The National Institute for Health and Care Research (NIHR) will spend an additional £30m a year to increase the number of nurses and midwives in research positions.
The government funded body aims to enable more healthcare professionals across England to include research in their careers.
Additional funding will help nurses, midwives, and other allied health professionals by strengthening existing opportunities to enter research positions, as well as expanding existing schemes and introducing new initiatives.
NIHR director of nursing and midwifery, Professor Ruth Endacott, said: ‘It is crucial that more healthcare professionals develop their academic skills and build careers that balance their clinical work with conducting research.’
Professor Endacott added that taking on research had been a ‘really exciting and satisfying’ aspect of her career and that she was pleased that more healthcare professionals would be offered the same opportunities.
While registered healthcare professionals such as nurses make up the single largest workforce in the NHS, according to NIHR, in 2017 clinical academics represented less than 0.1% of the nursing, midwifery and allied health professions.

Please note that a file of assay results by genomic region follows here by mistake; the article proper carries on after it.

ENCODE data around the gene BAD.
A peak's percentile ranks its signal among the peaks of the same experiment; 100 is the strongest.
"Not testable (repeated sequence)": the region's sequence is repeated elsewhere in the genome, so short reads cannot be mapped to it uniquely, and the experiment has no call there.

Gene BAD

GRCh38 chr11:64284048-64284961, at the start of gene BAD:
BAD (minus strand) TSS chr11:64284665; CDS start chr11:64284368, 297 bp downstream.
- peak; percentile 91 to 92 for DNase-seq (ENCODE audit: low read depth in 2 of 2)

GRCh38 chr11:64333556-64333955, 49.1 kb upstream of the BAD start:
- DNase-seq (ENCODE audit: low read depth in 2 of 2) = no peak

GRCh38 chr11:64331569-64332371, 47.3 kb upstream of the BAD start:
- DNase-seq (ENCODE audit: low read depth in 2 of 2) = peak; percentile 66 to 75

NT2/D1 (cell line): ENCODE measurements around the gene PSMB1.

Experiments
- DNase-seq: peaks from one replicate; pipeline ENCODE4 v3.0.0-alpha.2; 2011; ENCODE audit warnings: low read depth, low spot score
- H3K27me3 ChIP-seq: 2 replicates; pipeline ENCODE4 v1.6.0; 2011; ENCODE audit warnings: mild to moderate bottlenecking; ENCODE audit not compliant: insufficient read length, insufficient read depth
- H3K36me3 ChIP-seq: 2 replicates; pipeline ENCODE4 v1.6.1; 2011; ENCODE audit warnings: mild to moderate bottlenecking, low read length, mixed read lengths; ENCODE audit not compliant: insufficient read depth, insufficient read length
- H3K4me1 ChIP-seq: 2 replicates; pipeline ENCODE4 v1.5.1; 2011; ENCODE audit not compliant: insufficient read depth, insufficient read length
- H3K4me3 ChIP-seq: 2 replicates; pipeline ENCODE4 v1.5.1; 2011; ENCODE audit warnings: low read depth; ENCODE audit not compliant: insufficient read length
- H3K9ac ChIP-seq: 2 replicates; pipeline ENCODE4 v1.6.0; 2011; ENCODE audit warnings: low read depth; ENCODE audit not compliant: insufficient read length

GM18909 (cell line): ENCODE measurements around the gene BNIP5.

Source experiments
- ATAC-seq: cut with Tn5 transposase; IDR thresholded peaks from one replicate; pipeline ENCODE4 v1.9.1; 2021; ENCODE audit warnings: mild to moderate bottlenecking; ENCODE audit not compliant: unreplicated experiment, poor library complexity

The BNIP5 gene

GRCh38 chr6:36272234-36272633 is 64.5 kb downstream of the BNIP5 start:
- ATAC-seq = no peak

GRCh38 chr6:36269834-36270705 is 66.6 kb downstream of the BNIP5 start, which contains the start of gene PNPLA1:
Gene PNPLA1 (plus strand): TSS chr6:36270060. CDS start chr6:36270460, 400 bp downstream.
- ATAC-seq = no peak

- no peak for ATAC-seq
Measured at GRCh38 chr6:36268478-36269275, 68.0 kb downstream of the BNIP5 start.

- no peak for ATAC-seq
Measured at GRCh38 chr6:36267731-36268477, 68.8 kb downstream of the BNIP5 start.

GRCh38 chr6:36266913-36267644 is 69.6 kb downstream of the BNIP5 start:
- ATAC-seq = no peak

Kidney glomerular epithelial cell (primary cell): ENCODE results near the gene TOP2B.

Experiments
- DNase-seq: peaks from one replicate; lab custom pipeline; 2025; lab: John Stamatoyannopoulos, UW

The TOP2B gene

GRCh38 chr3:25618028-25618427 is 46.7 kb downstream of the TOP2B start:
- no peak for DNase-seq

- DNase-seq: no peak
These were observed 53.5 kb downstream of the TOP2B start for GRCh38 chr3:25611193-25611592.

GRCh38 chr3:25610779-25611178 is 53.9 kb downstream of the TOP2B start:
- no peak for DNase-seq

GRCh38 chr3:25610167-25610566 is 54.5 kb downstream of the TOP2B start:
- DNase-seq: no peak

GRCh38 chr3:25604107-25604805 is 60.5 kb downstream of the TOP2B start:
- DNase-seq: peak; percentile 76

Dr Joan Cooper, head of nursing research at NHS England said: ‘We know patients in research-active health and care settings have better outcomes and receive better care, which is why it’s so important that more nurses, midwives and other health care professionals have opportunities to lead, deliver and participate in research.
With the announcement of this funding NIHR and NHS England (NHSE) intend to collaborate to ‘overcome the barriers to research’ and increase awareness of research careers at early career stages.
Initiatives delivered with NHSE include providing more than 300 places a year for undergraduates to access NIHR’s new national engagement programme.
NIHR is also providing early career researchers with bursaries and more access to internship opportunities.
Additionally, NIHR and NHSE will create a new Clinical Research Leaders Programme for allied health professionals, to support programmes already established for nurses and midwives.
Professor Anne-Maree Keenan, associate dean for NIHR Academy, said that increased investment will ‘create a highly expanded community of research HCP to sit alongside the already established medical academic communities’.